There is a judgement by the Court of Justice of the European Union dated 16 January 2019 on this point (Case C-389/17). The case was referred to the CJEU for a preliminary ruling by Lithuania’s Supreme Administrative Court. The CJEU first concluded that the redemption of e-money was inherently related to the issuance of e-money and then ruled that, in determining whether or not a payment service is related to the issuance of e-money, the test was essentially whether the provision of the relevant services triggers the issuance or redemption of e-money in a single payment transaction. The Lithuanian court’s first question was where e-money redeemed at par and then transferred as instructed to a third party, whether the transfer service could be considered to be linked to issuance of e-money. The CJEU ruled that such a transfer service could be so considered provided it was within one single transaction.
The FCA also briefly touches upon this point in the Approach Document; it gives an example that a transfer from an e-money account to pay bills is considered linked with the issuance of e-money (see para 10.39, Approach Document). This seems to be broader than the conclusion of the CJEU judgement (admittedly the CJEU could only rule on the specific questions asked of it).
Other than these, there is no specific guidance from either the FCA or at the EU level.
This calls into question where, e.g. a customer is merely using an e-money product (e.g. a prepaid card) to make purchases and the EMI processes such transactions, whether or not such processing would be considered payment services (execution of payment transactions) related to the issuance of e-money. Such processing does not seem to trigger issuance (value spent was already issued). While “redemption” is not defined in EMR2011, it seems from the relevant provisions (see Regulation 44 EMR2011) that redemption is used to refer to a customer exchanging the e-money (i.e. the value) for funds with the EMI. On that basis, such processing does not seem to trigger redemption either. Therefore, such processing may be “unrelated” to the issuance of e-money according to the CJEU judgement. However, it appears to fall within the FCA example and thus should be “related” to the issuance of e-money.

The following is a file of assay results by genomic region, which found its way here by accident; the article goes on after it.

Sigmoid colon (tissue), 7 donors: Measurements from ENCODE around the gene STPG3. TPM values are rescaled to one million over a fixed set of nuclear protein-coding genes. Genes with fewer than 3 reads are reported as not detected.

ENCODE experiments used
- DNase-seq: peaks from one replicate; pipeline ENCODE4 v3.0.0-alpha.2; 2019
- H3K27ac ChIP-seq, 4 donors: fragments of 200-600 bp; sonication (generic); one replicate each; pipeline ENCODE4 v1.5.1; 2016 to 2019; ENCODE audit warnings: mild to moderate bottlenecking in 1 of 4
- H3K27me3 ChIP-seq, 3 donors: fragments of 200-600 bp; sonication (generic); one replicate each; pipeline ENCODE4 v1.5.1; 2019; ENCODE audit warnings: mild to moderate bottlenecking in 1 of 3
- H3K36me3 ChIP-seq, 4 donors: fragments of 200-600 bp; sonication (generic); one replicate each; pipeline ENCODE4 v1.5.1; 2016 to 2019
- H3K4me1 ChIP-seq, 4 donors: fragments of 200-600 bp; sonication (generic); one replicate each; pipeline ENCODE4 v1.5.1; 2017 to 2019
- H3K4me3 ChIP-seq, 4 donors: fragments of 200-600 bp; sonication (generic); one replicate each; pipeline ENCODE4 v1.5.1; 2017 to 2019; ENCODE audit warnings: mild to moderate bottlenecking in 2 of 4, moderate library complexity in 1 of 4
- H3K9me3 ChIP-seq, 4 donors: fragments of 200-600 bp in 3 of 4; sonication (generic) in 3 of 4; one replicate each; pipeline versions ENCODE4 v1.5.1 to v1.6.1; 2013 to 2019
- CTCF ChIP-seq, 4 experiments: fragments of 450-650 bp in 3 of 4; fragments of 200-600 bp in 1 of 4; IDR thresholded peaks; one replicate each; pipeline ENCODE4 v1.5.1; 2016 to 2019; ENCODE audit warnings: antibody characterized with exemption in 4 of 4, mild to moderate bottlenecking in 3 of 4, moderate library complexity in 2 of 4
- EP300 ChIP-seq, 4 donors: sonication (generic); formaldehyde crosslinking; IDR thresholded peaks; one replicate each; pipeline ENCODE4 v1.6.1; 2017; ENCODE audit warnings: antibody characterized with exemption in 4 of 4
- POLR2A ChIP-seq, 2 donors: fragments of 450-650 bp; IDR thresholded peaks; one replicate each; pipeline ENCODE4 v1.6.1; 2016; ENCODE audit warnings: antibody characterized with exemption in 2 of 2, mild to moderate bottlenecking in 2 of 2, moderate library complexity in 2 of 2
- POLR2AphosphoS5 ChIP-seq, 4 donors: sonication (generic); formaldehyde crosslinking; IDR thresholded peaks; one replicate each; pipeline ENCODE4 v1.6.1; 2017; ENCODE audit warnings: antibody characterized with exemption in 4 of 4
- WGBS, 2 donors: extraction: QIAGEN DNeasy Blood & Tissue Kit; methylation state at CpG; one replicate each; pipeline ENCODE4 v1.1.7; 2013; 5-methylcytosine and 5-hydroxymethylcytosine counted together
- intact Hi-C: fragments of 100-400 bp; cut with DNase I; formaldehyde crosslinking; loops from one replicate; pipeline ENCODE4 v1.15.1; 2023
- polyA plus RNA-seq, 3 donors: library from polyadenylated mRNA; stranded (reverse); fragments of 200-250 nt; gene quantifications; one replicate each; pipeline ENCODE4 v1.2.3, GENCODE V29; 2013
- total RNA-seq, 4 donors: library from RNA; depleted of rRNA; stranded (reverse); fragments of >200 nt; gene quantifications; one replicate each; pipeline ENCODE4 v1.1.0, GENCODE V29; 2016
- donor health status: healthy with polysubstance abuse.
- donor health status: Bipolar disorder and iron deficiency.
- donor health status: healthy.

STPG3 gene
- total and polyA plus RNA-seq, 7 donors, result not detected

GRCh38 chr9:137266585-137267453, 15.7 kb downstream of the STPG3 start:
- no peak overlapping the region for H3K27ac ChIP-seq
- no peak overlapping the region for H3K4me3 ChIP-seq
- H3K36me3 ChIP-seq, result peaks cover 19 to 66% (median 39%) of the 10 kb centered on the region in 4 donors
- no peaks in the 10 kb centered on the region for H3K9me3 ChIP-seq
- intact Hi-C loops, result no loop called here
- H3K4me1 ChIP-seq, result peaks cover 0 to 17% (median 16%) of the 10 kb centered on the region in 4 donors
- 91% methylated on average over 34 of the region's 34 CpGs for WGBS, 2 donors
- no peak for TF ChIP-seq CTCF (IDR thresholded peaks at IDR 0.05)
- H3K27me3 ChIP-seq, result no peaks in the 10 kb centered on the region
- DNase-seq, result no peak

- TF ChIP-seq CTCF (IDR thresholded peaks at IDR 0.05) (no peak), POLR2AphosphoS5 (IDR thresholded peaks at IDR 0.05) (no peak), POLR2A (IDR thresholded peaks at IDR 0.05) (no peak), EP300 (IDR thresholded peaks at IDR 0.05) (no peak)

Further, funds will only become the e-money relevant funds when they are received in exchange for e-money that has been issued. The FCA found (as one of the identified failings) that some PSPs were unable to identify when they were issuing e-money. However, the difficulty for EMIs is that there is a similar uncertainty on what “issuing” means in this context.
The FCA vaguely discusses this points (see PERG 3A, Q22) and suggests that to issue e-money means to “create” e-money. But it does not explain what “create” means for this purpose.
For a device-based loadable e-money product (e.g. a prepaid card), arguably e-money is issued or created when the value is loaded onto the device/card. For an account-based e-money product, it may be argued that e-money is issued/created when the value is credited into the customer’s e-money account. However, it is not clear how the FCA would view such arguments. Even if such arguments hold, given the variety of e-money products on the market, there may be products that do not fall neatly into these models.
Continued in Part 2, which discusses the specified methods of safeguarding and some related issues.